City Council approves new truck route in Katy to reduce residential-area traffic, vehicle accidents

Under the new ordinance, trucks will be now be routed to Katy Fort Bend Road, diverted from streets such as Katy Hockley Road and Avenue D. (Screenshot courtesy Katy City Council)
Under the new ordinance, trucks will be now be routed to Katy Fort Bend Road, diverted from streets such as Katy Hockley Road and Avenue D. (Screenshot courtesy Katy City Council)

Under the new ordinance, trucks will be now be routed to Katy Fort Bend Road, diverted from streets such as Katy Hockley Road and Avenue D. (Screenshot courtesy Katy City Council)

Katy City Council unanimously approved a new truck route to divert through truck traffic away from multiple residential roads.

Under the new ordinance, these trucks will no longer be able to use roads like Katy Hockley Road and Avenue D, and will instead be directed to Katy Fort Bend Road as a north and south route option, while Hwy. 90 and I-10 continue to be an east and west route, according to Mayor Pro Tem Chris Harris.

The city of Katy has had a designated truck route going through city limits since the 1960s, according to Harris. He said recently—especially over the past five years—heavy truck traffic has increased in residential areas, something this new ordinance aims to reduce.

“Hopefully the impact is that residents will see less heavy trucks in residential areas in the city limits,” Harris said. “The old route calls for trucks to go on Franz Road, which is by Hutsell Elementary and Katy Junior High [School]. We're deleting that route, so we also hope it will be safer for students that are walking to school. They're not going to have large commercial heavy trucks to contend with also on those roadways.”

Ordinance violations will mean penalties of up to $200. Deliveries within the city, including Amazon trucks, will still be able to use the previous routes, according to Harris.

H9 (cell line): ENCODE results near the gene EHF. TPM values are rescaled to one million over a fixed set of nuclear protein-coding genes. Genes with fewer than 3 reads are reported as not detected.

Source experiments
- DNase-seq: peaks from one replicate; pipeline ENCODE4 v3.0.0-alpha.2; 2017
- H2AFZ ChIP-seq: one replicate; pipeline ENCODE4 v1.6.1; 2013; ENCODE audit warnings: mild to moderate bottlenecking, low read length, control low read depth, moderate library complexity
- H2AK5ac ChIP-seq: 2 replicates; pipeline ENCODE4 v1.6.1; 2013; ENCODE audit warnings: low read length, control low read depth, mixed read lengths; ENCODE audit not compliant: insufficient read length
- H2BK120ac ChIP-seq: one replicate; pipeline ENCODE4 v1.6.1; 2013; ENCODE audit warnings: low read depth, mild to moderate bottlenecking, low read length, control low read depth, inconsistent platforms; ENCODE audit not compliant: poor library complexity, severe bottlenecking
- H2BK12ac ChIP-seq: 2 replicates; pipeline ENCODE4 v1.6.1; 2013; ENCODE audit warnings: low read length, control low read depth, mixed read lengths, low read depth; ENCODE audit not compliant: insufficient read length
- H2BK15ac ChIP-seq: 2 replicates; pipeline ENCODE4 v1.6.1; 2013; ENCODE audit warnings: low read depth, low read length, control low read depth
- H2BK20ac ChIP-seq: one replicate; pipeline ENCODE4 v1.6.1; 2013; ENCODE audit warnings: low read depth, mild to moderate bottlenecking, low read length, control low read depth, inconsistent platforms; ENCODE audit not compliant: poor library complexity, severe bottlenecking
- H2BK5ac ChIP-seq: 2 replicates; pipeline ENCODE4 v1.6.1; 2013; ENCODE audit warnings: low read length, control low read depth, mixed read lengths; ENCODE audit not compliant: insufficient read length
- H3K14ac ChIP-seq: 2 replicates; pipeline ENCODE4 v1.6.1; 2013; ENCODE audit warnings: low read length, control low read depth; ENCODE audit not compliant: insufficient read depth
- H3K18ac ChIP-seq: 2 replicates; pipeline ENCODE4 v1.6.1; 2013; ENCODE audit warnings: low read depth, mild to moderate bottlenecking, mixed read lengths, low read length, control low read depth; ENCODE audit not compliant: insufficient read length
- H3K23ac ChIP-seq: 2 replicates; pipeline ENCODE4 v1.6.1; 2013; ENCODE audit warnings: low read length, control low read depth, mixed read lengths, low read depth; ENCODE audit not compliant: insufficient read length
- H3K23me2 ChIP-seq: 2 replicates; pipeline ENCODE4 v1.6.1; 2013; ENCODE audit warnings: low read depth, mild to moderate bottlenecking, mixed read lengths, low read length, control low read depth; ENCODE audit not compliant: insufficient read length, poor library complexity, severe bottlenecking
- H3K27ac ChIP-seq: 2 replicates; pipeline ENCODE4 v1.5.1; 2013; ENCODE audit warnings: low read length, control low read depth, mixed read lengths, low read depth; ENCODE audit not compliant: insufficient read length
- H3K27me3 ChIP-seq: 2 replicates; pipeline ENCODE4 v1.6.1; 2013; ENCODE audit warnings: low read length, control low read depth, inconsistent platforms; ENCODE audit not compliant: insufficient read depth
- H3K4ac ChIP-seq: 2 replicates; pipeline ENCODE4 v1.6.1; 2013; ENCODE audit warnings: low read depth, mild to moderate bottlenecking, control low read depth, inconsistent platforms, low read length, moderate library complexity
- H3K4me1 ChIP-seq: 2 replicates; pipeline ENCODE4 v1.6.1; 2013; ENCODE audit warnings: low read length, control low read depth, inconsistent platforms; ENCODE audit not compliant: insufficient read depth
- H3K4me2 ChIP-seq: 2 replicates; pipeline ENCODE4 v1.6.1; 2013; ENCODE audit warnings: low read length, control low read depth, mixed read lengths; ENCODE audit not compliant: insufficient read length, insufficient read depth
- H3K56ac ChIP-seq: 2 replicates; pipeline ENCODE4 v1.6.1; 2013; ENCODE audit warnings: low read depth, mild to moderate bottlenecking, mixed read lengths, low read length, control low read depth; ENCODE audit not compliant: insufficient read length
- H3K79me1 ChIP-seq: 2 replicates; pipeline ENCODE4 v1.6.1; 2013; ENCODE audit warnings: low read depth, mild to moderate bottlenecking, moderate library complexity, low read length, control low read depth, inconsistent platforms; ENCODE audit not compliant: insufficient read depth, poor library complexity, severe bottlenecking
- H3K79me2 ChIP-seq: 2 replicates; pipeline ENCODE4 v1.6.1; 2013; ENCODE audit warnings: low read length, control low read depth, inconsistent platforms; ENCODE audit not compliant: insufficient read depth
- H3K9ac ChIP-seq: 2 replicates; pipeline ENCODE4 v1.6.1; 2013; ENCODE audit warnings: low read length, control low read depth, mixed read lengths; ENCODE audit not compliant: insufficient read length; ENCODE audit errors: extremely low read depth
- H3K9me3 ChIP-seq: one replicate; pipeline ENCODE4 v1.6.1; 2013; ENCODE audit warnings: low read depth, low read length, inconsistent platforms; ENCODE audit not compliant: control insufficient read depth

Upon City Council’s July 12 approval and following a notification period, which includes notices to trucking companies and installation of new signage, the ordinance goes into effect and becomes enforceable Oct. 1, according to Assistant City Administrator Anas Garfaoui.

The change also aims to reduce heavy truck accidents, a problem Harris says has been most common at the intersection of Clay Road and Katy Hockley Road.

“Hopefully by changing this truck route we'll eliminate some of those turns, because they will have to continue on Katy Hockley Cut Off [Road] to Katy Fort Bend [Road] so they'll continue on a north or south route,” Harris said. “It’s not going to 100% eliminate those issues but we hope that it will at least be a positive solution.”

Council Member Rory Robertson expressed concern at the July 12 meeting about sending additional traffic toward Katy Hockley Cut Off Road.

“Katy Hockley Cut Off in front of Heritage Park West backs up now pretty bad, and so we’re going to be diverting more traffic to that road and it’s still two lanes, asphalt, which is going to get torn up pretty quick,” Robertson said.

In response, Garfaoui said once their right of way for that road is approved, the city is planning to expand Katy Hockley Cut Off Road to four lanes, as part of a major drainage project.


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